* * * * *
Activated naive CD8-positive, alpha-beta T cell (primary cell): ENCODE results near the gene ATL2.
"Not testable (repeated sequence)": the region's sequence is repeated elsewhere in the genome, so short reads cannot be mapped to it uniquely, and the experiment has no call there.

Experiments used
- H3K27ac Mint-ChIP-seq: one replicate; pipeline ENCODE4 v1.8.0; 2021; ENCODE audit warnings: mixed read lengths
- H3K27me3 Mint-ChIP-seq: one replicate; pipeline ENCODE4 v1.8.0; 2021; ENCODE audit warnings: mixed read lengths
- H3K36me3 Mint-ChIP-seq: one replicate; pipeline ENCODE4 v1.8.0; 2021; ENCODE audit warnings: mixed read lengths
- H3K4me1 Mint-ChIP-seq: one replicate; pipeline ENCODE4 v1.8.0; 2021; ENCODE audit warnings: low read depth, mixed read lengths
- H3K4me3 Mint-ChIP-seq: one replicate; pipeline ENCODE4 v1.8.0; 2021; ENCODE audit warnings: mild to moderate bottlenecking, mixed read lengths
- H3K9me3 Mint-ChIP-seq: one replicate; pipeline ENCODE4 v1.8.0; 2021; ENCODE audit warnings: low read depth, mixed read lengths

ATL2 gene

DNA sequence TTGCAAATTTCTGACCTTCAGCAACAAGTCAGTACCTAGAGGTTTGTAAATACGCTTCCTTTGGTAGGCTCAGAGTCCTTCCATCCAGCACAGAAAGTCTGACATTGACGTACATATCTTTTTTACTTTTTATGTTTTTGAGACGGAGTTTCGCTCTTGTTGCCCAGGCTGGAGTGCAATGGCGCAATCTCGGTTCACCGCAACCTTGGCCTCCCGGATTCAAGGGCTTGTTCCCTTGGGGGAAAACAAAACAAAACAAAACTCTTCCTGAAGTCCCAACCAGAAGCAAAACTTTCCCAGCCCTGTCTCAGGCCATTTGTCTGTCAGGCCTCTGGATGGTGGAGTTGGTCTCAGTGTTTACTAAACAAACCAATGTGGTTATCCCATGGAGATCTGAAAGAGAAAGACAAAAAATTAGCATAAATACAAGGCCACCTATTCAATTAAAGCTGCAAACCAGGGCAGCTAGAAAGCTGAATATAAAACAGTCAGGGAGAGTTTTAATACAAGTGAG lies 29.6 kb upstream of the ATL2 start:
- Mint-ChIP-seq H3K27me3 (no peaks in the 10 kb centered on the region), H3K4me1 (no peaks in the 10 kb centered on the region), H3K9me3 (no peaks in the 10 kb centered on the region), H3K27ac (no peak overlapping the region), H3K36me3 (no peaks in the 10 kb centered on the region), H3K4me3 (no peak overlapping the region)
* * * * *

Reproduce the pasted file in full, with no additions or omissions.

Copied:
Activated naive CD8-positive, alpha-beta T cell (primary cell): ENCODE results near the gene ATL2.
"Not testable (repeated sequence)": the region's sequence is repeated elsewhere in the genome, so short reads cannot be mapped to it uniquely, and the experiment has no call there.

Experiments used
- H3K27ac Mint-ChIP-seq: one replicate; pipeline ENCODE4 v1.8.0; 2021; ENCODE audit warnings: mixed read lengths
- H3K27me3 Mint-ChIP-seq: one replicate; pipeline ENCODE4 v1.8.0; 2021; ENCODE audit warnings: mixed read lengths
- H3K36me3 Mint-ChIP-seq: one replicate; pipeline ENCODE4 v1.8.0; 2021; ENCODE audit warnings: mixed read lengths
- H3K4me1 Mint-ChIP-seq: one replicate; pipeline ENCODE4 v1.8.0; 2021; ENCODE audit warnings: low read depth, mixed read lengths
- H3K4me3 Mint-ChIP-seq: one replicate; pipeline ENCODE4 v1.8.0; 2021; ENCODE audit warnings: mild to moderate bottlenecking, mixed read lengths
- H3K9me3 Mint-ChIP-seq: one replicate; pipeline ENCODE4 v1.8.0; 2021; ENCODE audit warnings: low read depth, mixed read lengths

ATL2 gene

DNA sequence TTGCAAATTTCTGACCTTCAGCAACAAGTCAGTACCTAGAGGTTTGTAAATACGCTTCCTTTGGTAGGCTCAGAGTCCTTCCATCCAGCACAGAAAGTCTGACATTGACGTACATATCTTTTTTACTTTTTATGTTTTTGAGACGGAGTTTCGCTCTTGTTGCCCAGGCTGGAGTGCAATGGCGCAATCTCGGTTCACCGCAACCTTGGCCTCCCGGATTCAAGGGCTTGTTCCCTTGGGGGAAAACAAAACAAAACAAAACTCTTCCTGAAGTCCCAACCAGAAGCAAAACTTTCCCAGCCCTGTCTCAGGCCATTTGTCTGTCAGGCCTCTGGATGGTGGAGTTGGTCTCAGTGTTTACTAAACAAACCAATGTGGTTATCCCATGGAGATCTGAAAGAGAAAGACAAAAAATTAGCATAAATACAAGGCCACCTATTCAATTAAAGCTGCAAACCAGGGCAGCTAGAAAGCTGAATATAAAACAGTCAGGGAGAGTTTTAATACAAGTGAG lies 29.6 kb upstream of the ATL2 start:
- Mint-ChIP-seq H3K27me3 (no peaks in the 10 kb centered on the region), H3K4me1 (no peaks in the 10 kb centered on the region), H3K9me3 (no peaks in the 10 kb centered on the region), H3K27ac (no peak overlapping the region), H3K36me3 (no peaks in the 10 kb centered on the region), H3K4me3 (no peak overlapping the region)